Bytes and Atoms
Tuesday, May 21, 2013 from 6:00 PM to 9:00 PM (EDT)
Where digital meets physical, the revolution is already here. Join us for an evening of presentations and discovery around the interaction of things.
Please join fellow designers, engineers, technologists and artists at Brightcove headquarters in Boston, Massachusetts as we explore the next great shift in interaction design.
As we move beyond the screen, to connected devices and ubiquitous sensors, the internet of things enables us to know ourselves at greater fidelity (for good and bad), to plan our lives and cities better, and to engage with others more quickly and effectively.
Through real-world stories and demonstrations, learn how people are combining data and physical products: From using sensors in retail spaces for generating customer interaction data and analytics, to measuring building performance for energy and occupancy, to controlling physical environments through gestural interaction.
Brick and Mortar Data Shadows
Erik Dahl, Director of Design Strategy and Scott Sullivan, UX Designer, Involution Studios Columbus
There are massive amounts of data that exist in the physical world that go un-noticed, un-captured and un-utilized, because we don't have direct access to it. For a brick-and-mortar store, knowing exactly how many people walked by versus how many come in their store compared to how many people stopped and looked at a particular product would be invaluable information. Every day, large amounts of this valuable physical-world data are going uncollected because it's either too difficult or two expensive to capture it. However, it's now easier and easier to collect data about the physical world.
Because of this shift, we are currently deploying prototype sensor networks using Arduino and Processing in retail spaces to collect anonymous data about human movement. These new streams of physical world data allow us to understand patterns, contextualize behavior and make the invisible visible. These experiments are the tip of the iceberg for the future of retail analytics, but the business implications go far beyond simple retail analytics. Join Scott Sullivan and Erik Dahl of Involution Studios as they discuss their experiments and the coming implications of this new convergence.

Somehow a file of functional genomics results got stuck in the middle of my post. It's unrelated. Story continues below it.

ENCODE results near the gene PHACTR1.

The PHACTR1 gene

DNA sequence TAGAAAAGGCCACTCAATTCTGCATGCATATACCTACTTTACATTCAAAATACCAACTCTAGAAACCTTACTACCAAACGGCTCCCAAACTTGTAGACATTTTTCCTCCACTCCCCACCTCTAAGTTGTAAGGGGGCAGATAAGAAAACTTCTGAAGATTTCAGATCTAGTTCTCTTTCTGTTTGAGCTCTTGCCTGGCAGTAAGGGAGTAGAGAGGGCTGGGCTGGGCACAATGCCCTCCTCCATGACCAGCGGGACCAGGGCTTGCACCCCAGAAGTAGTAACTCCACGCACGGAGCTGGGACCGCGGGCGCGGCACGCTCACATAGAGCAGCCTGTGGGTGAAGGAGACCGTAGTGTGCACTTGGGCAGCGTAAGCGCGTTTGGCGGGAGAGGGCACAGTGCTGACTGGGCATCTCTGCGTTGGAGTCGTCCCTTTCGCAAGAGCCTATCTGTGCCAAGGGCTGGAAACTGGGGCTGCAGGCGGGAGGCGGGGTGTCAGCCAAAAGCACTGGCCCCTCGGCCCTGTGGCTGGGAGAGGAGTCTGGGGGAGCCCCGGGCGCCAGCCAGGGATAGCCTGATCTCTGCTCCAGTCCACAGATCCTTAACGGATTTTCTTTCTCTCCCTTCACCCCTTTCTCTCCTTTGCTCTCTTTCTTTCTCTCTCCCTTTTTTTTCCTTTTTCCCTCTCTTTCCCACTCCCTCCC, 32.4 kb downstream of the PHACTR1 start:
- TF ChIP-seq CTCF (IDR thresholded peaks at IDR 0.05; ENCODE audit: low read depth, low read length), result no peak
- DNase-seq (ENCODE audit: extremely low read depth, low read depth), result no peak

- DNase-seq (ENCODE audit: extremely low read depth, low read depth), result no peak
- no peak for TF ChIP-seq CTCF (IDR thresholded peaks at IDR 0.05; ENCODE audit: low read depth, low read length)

Programming Innovation: Hardware Hacking
Laurence Koret, IT Manager, Pivotal Labs
Laurence will demonstrate how a number of hardware hacking projects at Pivotal now have practical applications. Pivotal is saving money and innovating as they embed sensors and cheap electronics into their work environment. This talk will cover how hardware innovations are changing programming at Pivotal.
How these hardware innovations are changing programming at Pivotal:
• Project Monitor and how Pivotal uses it.
• A Raspberry Pi running a CI monitor instead of a Mac mini.
• A laptop cabinet key and lock replaced by the same swipe card used to enter the office. Security and tracking device all in one.
• No phone no problem. Creating a two-factor authenticator on a LeoStick for logging into Google Apps.
Interconnected Intelligent Space – Today and Tomorrow
Erin Rae Hoffer AIA, LEED BD+C CSI, Senior Industry Programs Manager, Autodesk
Today, we spend the majority of our lives indoors, where the spaces we occupy are mute and our interactions with the architecture which defines our existence are simple and limited. Transforming the built environment into a networked set of data-enabled devices represents an incredible opportunity. How will we live in the future when the spaces we inhabit are interconnected and intelligent? What relationships will we build with our architecture? And how will these spaces ultimately shape us? The session will present a case study of the Trapelo Road project, an office space developed to integrate intelligence and to drive improved energy performance and occupant comfort. We will conclude with a speculation on the implications of Trapelo Road's innovations for the future of interfaces, architecture and occupation.
Me and My Data vs. Me as Your Data
Scott Stropkay, Partner, Essential Design
We are attracted to, and repelled by, the idea of being monitored. Context, control, privacy, anonymity are just a few of the ideas that need to be understood and carefully balanced to build successful products and successfully connected communities. Scott Stropkay, Partner at Essential Design, will share end-user research findings on the design of systems that monitor your personal performance, your diseases, and your behaviors in private, actively shared, and open contexts.
An Ode to Non-invasive, Hyper Surveillance
Juhan Sonin, Creative Director, Involution Studios
Physiologic information are the patterns of life. Our biologic and digital signatures, like biometric identification, facial recognition, odor analysis, and health condition detection are rapidly converging into an aggregated data and decision space. Non-invasive hyper surveillance will eventually produce a majority of all personal "physiologic signs". And these early detection techniques combined with patient behavior change strategies can dramatically impact health outcomes. Get ready for a thought provoking lightning talk on the future of connected health with Juhan Sonin.